Wednesday, March 17, 2010

Is internet access a human right or a privilege?

There is considerable international discussion at the moment over whether internet access should be recognised as a fundamental human right.

The ability of the internet to allow people to communicate, access education, jobs, participate in democratic processes and to create businesses makes it a powerful force for opportunity. It helps the poor to help themselves out of poverty and the disenfranchised to have a voice.

A growing number of countries around the world have recognised the internet as a fundamental human right. France did so in July 2009 and Finland followed in October, making access to a 1Mb connection a right as an interim step towards making 100Mb access (the proposed speed of the Australian National Broadband Network) a right by 2015. Estonia, known for its forays into internet voting, and Greece have also made internet access a right.

A recent BBC survey of 27,000 people across 26 countries found that 79% of people agreed that internet access should be a human right. An even higher 85% of Australian respondents believed that internet access should be a right and 87% of Chinese respondents held the same view.

The United Nations is also moving slowly towards have internet access declared a universal human right.

Australia hasn't yet made any formal declaration about internet access, but has enshrined in law phone access as a legal right, through the Universal Service Obligation. I've not yet found indications of discussions by Australian governments or courts over whether internet access should also be singled out as a legal right.

So with all these steps occurring internationally, where is the opposition to declaring internet access as a human right?

A number of states around the world are already or are considering restricting internet access through universal censorship or means such as licensing individual internet users. Some states have even shut-down access to entire internet services or arrested bloggers and online commentators in attempts to control access to information and debate.

Commercial interests in a number of countries are pushing for laws that would allow them to require ISPs to cut internet access from households they suspect of information piracy without recourse to existing legal processes.

These approaches could oppose the concept of internet access as a fundamental human right as they may lead to situations where people are denied access to some legitimate online information (mistakenly or deliberately censored) - or could be permanently denied access to the internet altogether.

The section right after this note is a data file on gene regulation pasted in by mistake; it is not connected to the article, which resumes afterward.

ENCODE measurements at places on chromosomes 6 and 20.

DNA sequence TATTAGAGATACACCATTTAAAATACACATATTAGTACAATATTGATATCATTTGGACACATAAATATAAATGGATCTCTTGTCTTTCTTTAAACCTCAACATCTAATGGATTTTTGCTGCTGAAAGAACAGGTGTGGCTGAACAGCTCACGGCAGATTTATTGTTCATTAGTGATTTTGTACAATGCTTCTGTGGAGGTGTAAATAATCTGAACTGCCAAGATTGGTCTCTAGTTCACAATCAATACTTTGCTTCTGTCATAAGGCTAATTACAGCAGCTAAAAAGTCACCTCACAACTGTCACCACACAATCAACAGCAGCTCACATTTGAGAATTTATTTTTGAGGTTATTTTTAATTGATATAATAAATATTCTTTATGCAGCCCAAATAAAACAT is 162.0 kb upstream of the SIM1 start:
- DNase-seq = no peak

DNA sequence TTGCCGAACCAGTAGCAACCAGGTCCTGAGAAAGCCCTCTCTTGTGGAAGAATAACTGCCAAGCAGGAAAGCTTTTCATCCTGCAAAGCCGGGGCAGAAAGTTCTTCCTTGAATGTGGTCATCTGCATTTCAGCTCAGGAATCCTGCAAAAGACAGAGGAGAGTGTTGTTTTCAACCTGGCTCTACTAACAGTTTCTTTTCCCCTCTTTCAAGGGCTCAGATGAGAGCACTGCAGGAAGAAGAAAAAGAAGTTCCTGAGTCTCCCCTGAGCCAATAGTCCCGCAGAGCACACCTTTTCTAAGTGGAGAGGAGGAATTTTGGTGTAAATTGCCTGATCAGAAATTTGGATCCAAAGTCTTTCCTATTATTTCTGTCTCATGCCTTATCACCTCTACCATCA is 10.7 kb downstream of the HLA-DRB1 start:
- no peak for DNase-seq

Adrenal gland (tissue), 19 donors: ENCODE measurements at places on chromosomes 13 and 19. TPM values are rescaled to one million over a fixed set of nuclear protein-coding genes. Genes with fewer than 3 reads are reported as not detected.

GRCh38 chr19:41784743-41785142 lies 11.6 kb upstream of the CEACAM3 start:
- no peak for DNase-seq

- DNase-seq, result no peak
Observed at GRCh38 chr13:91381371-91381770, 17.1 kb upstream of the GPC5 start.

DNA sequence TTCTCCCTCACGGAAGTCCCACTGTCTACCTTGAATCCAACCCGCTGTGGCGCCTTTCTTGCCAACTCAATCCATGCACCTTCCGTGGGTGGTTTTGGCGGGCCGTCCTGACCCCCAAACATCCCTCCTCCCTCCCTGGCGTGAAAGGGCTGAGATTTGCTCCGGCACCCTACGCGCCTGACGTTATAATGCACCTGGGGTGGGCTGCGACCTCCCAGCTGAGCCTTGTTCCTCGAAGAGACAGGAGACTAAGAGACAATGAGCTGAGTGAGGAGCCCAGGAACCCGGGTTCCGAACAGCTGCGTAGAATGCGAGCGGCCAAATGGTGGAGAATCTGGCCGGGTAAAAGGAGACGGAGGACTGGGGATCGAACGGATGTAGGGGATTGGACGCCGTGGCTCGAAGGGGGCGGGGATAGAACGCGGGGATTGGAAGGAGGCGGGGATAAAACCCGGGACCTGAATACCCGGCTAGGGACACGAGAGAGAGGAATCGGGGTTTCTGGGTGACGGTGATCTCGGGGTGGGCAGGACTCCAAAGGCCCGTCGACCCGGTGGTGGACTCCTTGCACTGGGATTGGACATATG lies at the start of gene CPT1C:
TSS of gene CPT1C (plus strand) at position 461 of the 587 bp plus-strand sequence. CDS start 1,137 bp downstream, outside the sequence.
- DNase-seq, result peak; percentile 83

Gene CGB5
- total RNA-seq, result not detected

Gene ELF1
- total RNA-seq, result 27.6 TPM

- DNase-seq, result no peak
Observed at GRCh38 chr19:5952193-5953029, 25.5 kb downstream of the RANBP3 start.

Both stem from a view of the internet as being primarily a news and entertainment medium without considering the broader uses of the internet as a communications and service delivery medium.

Telephone access is considered a fundamental right in many countries and few filter or block phone conversations based on content (though they may monitor conversations as a law enforcement activity). Telecommunications providers are not generally held responsible for the conversations of their customers and are not usually required to cut access to subscribers if they discuss or conduct illegal activities by phone.

Cutting people off from internet access permanently in response to illegal activity could easily become a life sentence to poverty. These people would be unable to enjoy the same access to services, information and communication as the rest of society, potentially leading to further criminal activity or permanent underprivilege.

The challenge for countries is how to successfully walk the path between open internet access and regulation of illegal material. Making internet access some form of legal or fundamental human right, while still ensuring that copyright owners' rights are respected and illegal online activity can be addressed and contained. Punishing wrong doers, without establishing an underprivileged class.

It will be interesting to see how different nations attempt to solve this over time.

1 comment:

  1. Internet access is similar to other utilities like running water and 24/7 electric power. All have a high economic cost to provide universally. It is fine to denote all these utilities as human rights but will that make a practical difference their supply to all humans on the planet?

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